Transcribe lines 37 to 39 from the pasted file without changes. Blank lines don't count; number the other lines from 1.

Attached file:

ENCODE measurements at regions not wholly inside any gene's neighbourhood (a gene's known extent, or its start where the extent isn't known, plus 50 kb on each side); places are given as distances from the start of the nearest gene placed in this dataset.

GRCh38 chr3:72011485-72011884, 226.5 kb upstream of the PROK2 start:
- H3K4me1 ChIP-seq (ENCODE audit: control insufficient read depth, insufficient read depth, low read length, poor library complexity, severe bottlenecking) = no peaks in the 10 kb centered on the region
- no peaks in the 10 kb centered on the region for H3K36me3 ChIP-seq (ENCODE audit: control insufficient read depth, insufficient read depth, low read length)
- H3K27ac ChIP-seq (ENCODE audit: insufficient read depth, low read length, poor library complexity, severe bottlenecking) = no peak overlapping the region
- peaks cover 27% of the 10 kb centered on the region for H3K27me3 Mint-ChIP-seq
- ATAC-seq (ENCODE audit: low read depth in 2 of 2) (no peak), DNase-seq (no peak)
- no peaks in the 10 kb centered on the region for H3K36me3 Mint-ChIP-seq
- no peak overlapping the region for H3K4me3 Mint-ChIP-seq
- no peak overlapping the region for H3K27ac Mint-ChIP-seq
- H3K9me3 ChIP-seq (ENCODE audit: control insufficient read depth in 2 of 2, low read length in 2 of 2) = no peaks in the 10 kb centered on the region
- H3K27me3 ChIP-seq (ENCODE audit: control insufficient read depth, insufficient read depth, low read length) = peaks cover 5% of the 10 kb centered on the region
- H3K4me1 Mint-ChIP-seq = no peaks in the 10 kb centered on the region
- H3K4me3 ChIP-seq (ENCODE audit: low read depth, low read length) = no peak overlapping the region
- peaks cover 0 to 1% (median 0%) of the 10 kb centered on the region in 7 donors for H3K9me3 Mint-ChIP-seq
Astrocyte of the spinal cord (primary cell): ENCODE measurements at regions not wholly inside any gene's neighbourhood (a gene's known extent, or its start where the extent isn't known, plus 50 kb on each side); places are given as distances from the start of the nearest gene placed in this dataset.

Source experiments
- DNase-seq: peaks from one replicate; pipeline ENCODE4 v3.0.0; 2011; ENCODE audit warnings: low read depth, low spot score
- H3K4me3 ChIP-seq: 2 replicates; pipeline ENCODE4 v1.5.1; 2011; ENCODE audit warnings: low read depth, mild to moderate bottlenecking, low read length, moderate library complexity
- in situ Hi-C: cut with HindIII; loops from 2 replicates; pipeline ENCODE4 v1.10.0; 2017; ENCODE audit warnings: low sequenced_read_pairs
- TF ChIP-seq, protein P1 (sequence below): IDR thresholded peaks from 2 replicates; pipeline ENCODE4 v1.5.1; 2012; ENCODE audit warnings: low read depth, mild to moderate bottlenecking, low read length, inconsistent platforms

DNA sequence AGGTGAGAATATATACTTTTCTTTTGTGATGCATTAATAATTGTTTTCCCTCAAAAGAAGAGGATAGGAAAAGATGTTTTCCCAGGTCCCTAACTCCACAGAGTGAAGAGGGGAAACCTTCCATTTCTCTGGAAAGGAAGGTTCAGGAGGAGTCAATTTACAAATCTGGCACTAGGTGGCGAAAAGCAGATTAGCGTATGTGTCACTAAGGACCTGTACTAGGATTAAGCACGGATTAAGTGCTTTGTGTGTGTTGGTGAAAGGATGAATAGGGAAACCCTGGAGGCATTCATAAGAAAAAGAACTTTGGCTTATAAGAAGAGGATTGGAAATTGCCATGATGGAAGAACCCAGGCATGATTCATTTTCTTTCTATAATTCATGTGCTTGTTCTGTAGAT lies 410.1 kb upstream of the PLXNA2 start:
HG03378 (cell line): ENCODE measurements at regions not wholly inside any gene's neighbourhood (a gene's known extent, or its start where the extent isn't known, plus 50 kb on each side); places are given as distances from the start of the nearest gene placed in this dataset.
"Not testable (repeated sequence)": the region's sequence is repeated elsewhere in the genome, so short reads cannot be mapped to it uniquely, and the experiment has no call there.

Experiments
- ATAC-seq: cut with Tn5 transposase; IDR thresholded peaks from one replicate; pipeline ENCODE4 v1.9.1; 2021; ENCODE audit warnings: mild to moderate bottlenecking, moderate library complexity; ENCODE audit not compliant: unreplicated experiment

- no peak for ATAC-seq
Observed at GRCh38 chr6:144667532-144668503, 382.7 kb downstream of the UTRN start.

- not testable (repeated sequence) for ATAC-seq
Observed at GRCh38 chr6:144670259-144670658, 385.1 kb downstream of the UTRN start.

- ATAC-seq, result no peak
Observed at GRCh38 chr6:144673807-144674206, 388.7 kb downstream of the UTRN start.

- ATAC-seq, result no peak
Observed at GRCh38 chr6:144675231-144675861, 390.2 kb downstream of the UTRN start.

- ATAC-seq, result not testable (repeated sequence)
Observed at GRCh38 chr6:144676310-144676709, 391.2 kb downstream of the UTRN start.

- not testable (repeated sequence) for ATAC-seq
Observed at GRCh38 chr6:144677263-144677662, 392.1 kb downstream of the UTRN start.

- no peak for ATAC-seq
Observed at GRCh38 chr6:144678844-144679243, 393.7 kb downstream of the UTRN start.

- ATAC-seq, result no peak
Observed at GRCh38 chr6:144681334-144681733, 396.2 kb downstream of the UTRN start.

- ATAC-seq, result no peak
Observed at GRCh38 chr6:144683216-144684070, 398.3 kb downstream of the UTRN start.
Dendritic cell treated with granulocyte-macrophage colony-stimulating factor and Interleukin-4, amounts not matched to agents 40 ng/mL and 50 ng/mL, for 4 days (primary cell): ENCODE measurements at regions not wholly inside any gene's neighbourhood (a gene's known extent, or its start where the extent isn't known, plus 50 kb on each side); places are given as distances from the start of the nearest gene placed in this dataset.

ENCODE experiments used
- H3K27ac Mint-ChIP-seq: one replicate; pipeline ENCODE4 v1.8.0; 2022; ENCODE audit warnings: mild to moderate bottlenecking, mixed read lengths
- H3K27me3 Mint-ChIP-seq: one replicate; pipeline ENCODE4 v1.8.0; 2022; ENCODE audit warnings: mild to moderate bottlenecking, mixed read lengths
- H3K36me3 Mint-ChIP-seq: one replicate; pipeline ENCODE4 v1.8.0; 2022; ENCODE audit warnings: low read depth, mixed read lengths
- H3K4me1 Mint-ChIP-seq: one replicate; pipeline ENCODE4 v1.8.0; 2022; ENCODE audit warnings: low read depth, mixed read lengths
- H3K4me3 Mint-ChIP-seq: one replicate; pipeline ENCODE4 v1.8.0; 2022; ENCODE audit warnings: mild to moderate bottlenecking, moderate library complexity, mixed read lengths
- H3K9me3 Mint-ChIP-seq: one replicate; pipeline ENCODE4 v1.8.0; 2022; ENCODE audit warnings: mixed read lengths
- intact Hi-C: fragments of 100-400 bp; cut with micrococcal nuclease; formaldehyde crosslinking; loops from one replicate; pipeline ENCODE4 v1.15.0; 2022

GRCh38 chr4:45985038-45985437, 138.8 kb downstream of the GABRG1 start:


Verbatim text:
- not testable (repeated sequence) for ATAC-seq
Observed at GRCh38 chr6:144677263-144677662, 392.1 kb downstream of the UTRN start.

- no peak for ATAC-seq